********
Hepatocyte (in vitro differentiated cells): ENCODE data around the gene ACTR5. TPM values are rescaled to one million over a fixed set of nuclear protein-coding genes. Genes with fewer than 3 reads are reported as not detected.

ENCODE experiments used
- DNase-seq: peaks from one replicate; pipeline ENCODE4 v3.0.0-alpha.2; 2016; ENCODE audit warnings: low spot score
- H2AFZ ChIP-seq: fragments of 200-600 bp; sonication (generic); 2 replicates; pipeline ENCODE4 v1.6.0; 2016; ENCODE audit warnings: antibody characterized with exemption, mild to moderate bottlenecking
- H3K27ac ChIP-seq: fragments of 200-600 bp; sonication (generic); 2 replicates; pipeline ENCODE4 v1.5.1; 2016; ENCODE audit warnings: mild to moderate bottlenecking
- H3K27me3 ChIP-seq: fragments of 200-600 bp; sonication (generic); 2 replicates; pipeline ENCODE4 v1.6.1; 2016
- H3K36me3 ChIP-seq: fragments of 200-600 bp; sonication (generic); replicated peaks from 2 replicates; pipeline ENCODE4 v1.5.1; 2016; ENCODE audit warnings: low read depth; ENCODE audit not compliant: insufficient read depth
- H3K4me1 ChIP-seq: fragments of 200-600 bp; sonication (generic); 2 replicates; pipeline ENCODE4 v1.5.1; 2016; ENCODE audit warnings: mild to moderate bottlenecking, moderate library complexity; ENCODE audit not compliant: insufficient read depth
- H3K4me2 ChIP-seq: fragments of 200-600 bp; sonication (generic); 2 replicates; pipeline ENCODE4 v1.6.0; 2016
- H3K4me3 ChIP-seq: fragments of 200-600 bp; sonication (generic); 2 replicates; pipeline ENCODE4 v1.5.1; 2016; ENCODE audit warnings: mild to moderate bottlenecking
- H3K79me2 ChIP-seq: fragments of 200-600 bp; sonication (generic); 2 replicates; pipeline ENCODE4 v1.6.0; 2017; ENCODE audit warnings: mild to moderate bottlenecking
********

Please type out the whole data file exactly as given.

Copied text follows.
Hepatocyte (in vitro differentiated cells): ENCODE data around the gene ACTR5. TPM values are rescaled to one million over a fixed set of nuclear protein-coding genes. Genes with fewer than 3 reads are reported as not detected.

ENCODE experiments used
- DNase-seq: peaks from one replicate; pipeline ENCODE4 v3.0.0-alpha.2; 2016; ENCODE audit warnings: low spot score
- H2AFZ ChIP-seq: fragments of 200-600 bp; sonication (generic); 2 replicates; pipeline ENCODE4 v1.6.0; 2016; ENCODE audit warnings: antibody characterized with exemption, mild to moderate bottlenecking
- H3K27ac ChIP-seq: fragments of 200-600 bp; sonication (generic); 2 replicates; pipeline ENCODE4 v1.5.1; 2016; ENCODE audit warnings: mild to moderate bottlenecking
- H3K27me3 ChIP-seq: fragments of 200-600 bp; sonication (generic); 2 replicates; pipeline ENCODE4 v1.6.1; 2016
- H3K36me3 ChIP-seq: fragments of 200-600 bp; sonication (generic); replicated peaks from 2 replicates; pipeline ENCODE4 v1.5.1; 2016; ENCODE audit warnings: low read depth; ENCODE audit not compliant: insufficient read depth
- H3K4me1 ChIP-seq: fragments of 200-600 bp; sonication (generic); 2 replicates; pipeline ENCODE4 v1.5.1; 2016; ENCODE audit warnings: mild to moderate bottlenecking, moderate library complexity; ENCODE audit not compliant: insufficient read depth
- H3K4me2 ChIP-seq: fragments of 200-600 bp; sonication (generic); 2 replicates; pipeline ENCODE4 v1.6.0; 2016
- H3K4me3 ChIP-seq: fragments of 200-600 bp; sonication (generic); 2 replicates; pipeline ENCODE4 v1.5.1; 2016; ENCODE audit warnings: mild to moderate bottlenecking
- H3K79me2 ChIP-seq: fragments of 200-600 bp; sonication (generic); 2 replicates; pipeline ENCODE4 v1.6.0; 2017; ENCODE audit warnings: mild to moderate bottlenecking